Video report by ITV News UK Editor Paul Brand
The health secretary confirmed on Tuesday that ministers were considering plans to make vaccines compulsory for care home workers in England.
It comes after The Telegraph reported details of a paper submitted to the Sub-Committee for Covid-19 Operations, which formulates and advises the prime minister on Covid policy.
The leaked paper revealed that Boris Johnson and Matt Hancock had agreed to the proposal to make jabs compulsory for care workers in England.
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In response to the reports, Mr Hancock said that a decision had not yet been taken, but confirmed the government is looking at the possibility of mandatory care worker vaccines.
Mr Hancock said: "Because people who are looking after elderly residents in care homes, who we know to be the most vulnerable to Covid, they have a duty of care not to pass on the disease and it is a reasonable question."
He also said "many" care homes had asked for this to happen.
The development comes as some care providers have moved to make Covid vaccines compulsory for staff, with concerns that low jab uptake among care staff could put vulnerable care home residents at risk.
Mr Hancock said: "One of the problems is that not every elderly resident can be vaccinated, sometimes for medical reasons, and we want to give them as much protection as possible".
Around 76% of workers in elderly care homes have been vaccinated, and more than 90% of residents.
Last month care home group Barchester Healthcare - which runs more than 200 care homes in the UK - announced all new recruits must be vaccinated against Covid-19, unless they have medical reasons not to take the jab.
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Barchester told ITV News last month that it was their responsibility to make vaccination mandatory for all care staff.
Barchester’s CEO Dr Pete Calveley told Good Morning Britain last month that mandatory jabs for staff are important to keep residents, staff, and family of staff safe.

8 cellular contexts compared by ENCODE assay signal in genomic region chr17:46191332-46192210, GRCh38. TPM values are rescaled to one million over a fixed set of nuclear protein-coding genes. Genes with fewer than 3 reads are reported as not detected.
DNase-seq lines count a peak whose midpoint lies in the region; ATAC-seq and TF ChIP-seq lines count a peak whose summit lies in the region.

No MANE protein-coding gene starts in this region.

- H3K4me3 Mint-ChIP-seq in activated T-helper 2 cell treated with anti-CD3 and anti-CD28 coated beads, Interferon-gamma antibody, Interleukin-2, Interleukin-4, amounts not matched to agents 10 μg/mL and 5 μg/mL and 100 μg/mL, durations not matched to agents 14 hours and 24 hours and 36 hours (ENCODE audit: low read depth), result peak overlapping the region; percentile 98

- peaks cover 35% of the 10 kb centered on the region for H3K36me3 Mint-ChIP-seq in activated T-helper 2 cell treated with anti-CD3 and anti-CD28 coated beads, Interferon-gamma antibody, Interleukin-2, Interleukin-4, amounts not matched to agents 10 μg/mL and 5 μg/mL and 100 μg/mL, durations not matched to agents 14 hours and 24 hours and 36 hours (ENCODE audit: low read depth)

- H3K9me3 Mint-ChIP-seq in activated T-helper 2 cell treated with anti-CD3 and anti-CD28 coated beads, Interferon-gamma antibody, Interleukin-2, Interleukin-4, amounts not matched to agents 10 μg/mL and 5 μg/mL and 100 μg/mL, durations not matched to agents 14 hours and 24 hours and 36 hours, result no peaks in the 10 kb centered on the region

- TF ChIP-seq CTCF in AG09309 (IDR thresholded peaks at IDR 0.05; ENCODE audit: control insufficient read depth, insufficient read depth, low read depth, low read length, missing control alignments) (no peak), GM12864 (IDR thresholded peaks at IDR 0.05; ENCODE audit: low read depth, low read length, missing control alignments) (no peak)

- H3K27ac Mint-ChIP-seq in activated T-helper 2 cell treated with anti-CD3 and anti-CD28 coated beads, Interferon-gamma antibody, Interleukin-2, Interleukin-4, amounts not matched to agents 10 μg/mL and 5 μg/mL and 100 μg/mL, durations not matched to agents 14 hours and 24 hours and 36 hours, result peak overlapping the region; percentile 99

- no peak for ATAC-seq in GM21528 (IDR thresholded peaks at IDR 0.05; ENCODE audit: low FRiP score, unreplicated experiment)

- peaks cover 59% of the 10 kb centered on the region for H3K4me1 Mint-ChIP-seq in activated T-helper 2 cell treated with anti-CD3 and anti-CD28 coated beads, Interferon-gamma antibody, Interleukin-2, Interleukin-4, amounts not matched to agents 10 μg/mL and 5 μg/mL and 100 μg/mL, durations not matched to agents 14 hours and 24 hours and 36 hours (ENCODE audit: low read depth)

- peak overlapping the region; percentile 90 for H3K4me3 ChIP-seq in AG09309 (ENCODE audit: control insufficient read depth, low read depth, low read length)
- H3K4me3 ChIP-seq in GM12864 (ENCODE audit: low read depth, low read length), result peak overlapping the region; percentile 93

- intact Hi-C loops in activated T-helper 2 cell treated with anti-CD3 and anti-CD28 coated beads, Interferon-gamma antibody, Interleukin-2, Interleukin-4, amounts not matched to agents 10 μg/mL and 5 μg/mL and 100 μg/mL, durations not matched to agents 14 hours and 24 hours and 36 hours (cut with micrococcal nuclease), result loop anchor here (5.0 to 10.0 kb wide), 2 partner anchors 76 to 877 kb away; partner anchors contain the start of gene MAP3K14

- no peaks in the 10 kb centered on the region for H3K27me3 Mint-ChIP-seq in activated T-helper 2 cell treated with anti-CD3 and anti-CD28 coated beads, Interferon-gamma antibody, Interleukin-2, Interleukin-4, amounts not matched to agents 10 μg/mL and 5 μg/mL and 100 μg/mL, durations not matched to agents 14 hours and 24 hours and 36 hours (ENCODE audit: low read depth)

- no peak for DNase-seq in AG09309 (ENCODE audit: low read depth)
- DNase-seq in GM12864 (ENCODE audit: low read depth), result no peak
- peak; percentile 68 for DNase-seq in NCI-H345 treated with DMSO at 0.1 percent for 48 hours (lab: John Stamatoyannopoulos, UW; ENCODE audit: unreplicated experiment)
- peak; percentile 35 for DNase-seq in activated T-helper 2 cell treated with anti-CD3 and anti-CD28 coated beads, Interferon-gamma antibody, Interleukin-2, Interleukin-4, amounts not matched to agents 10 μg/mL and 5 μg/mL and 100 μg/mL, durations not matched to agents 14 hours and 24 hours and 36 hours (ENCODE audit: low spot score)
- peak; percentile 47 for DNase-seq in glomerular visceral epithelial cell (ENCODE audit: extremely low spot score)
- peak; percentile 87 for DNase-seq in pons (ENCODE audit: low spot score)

However, the prime minister’s official spokesman previously said it would be “discriminatory” to force people to be vaccinated.
There are concerns that making the vaccine mandatory for care workers could put people off joining the care sector, at a time when more care workers are needed.
Mike Padgham of the Independent Care Group - which represents care providers in North Yorkshire - said although it is vital that care workers get vaccinated, it should be voluntary.
Mr Padgham said: “The government has more work to do in terms of persuading everyone, not just care workers, about how important it is that the whole country has the vaccine so that we are all protected.
“There are already 120,000 vacancies in the care sector, we don’t need to put anything else in the way that might prevent people from joining our rewarding profession.”
The sub-committee paper warned that a “large” number of social care workers may quit if the change is made, according to The Telegraph.
The paper also warned there could be successful lawsuits on human rights grounds if care workers are legally required to get vaccinated.
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Unison the union told ITV News that bullying and coercion of care workers into getting the jab is the wrong approach.
Unison said that care employers need to support and educate their employees and that a policy of forced jabs would be bad for mass uptake.
These views were echoed by GMB union, who said: “The least they could do through the vaccine rollout is try to gain the confidence of the workforce and work with us to remove the barriers to getting vaccinated.
“A voluntary line of action which ensures care workers get full sick pay for potential vaccination side-effects, support services to talk through workers’ concerns.”
Sir Keir Starmer said he sees “powerful arguments” for and against mandatory jabs for care workers. The Labour leader said that the most important thing currently is to encourage people to come forward for jabs.
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Employment lawyer Kate Hindmarch of Langleys Solicitors said: “no jab, no job could be a dangerous approach for employers to take”.
Ms Hindmarch said: “If an employer tries to force their employees to receive the jab or decides not to hire someone based on their refusal to get the jab, it could result in employment claims, for unfair dismissal and/or discrimination”.
A government spokesman said: “The review into Covid status certification is considering a range of issues.
“No final decisions have been made.”